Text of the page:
An analysis of the viability and competitiveness of DC microgrids in northern India
System Design and Management Program.
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The electrification of rural and remote villages in developing countries poses major challenges. While extension of the central power grid offers economies of scale in generation and transmission, distribution infrastructure to reach remote areas can be prohibitively costly to install and maintain. The low demand of newly electrified customers also makes many electrification projects economically unviable. Northern India provides a case study in the challenges of rural electrification. Microgrids, wherein smaller numbers of customers are connected to a local electricity infrastructure that may or may not be connected to the central grid, have long been studied as a potential way to electrify remote and rural customers. This study proposes and analyzes a set of technical and economic models describing a solar powered DC microgrid, where a private enterprise provides lighting and mobile phone charging as a service. The models are analyzed to determine sensitivity to factors such as village size, length of distribution networks, customer load, and operations and maintenance costs. The models are tested to determine the technical and economic factors that limit the practical applicability of the proposed enterprise. The microgrid enterprise is then compared to a similar company that uses single household solar home systems (SHS) to provide the same service. The study concludes with a general discussion of the differences between the solar home system and microgrid approaches.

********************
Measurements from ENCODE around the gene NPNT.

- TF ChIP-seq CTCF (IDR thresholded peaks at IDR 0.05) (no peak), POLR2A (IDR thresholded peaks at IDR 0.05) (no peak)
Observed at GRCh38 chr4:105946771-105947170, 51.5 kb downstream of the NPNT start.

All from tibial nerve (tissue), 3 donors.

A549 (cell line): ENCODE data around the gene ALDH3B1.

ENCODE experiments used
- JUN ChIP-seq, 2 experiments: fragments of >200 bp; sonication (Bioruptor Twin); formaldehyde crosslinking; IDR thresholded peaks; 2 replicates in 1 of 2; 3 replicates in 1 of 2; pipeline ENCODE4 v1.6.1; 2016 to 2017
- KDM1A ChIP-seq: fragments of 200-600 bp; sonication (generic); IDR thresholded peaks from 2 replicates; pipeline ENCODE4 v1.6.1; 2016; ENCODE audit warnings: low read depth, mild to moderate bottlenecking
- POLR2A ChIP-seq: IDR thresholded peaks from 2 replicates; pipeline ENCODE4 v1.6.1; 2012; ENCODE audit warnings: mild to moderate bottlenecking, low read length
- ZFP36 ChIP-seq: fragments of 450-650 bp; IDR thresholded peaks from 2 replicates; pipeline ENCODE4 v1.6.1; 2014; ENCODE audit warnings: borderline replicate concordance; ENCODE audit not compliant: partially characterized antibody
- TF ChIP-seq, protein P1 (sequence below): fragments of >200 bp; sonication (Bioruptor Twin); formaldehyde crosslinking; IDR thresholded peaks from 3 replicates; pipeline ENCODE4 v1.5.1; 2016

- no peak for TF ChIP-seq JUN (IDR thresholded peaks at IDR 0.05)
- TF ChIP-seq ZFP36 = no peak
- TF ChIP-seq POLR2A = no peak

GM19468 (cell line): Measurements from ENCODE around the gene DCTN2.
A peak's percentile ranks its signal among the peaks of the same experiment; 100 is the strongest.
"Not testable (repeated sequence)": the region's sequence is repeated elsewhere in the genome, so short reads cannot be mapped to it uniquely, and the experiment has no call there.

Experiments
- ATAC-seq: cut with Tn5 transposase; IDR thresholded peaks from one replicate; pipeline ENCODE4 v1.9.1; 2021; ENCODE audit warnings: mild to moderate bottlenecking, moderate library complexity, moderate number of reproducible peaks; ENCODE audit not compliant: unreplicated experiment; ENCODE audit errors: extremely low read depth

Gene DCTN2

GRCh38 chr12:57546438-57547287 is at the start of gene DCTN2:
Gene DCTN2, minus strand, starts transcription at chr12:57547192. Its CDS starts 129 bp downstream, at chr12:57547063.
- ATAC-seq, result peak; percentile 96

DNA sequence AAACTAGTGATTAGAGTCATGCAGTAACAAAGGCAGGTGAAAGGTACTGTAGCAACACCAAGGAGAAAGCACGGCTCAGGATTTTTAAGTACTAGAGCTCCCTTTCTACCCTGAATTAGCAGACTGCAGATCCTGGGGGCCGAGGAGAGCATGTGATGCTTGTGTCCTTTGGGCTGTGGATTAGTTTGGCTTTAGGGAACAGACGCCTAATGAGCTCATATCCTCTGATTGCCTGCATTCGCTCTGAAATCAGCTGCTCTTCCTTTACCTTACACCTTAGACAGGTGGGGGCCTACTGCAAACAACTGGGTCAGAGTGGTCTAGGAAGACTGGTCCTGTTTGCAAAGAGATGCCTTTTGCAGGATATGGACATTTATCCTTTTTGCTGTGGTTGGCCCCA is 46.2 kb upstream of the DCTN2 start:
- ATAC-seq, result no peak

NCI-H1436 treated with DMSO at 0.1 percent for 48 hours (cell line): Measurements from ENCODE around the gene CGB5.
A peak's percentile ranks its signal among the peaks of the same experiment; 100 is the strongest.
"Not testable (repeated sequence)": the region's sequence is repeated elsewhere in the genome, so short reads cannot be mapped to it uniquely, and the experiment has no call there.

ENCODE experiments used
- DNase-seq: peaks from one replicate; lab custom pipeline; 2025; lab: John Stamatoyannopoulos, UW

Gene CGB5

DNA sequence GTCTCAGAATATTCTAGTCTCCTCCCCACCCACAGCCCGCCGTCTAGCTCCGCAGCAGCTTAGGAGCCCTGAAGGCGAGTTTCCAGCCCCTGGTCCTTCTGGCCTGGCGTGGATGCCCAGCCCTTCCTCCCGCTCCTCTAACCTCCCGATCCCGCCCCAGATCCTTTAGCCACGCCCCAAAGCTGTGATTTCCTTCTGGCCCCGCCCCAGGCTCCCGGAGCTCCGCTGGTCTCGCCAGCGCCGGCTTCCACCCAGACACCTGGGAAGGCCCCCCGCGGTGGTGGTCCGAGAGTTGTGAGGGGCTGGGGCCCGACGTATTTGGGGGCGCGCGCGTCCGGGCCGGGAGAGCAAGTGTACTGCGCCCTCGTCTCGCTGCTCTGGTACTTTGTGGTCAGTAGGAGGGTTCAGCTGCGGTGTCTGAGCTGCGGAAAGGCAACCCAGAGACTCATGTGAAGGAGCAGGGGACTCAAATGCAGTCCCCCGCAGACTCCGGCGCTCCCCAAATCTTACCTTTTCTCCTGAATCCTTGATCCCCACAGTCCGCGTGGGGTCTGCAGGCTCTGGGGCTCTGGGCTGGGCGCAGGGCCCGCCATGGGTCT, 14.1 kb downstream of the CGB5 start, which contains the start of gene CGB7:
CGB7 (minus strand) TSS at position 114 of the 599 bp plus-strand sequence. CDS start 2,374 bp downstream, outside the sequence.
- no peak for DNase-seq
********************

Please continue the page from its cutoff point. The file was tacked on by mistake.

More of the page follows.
Thesis: S.M. in Engineering and Management, Massachusetts Institute of Technology, Engineering Systems Division, System Design and Management Program, 2013.Cataloged from PDF version of thesis.Includes bibliographical references (pages 71-74).
DepartmentSystem Design and Management Program.; Massachusetts Institute of Technology. Engineering Systems Division
Massachusetts Institute of Technology
Engineering Systems Division., System Design and Management Program.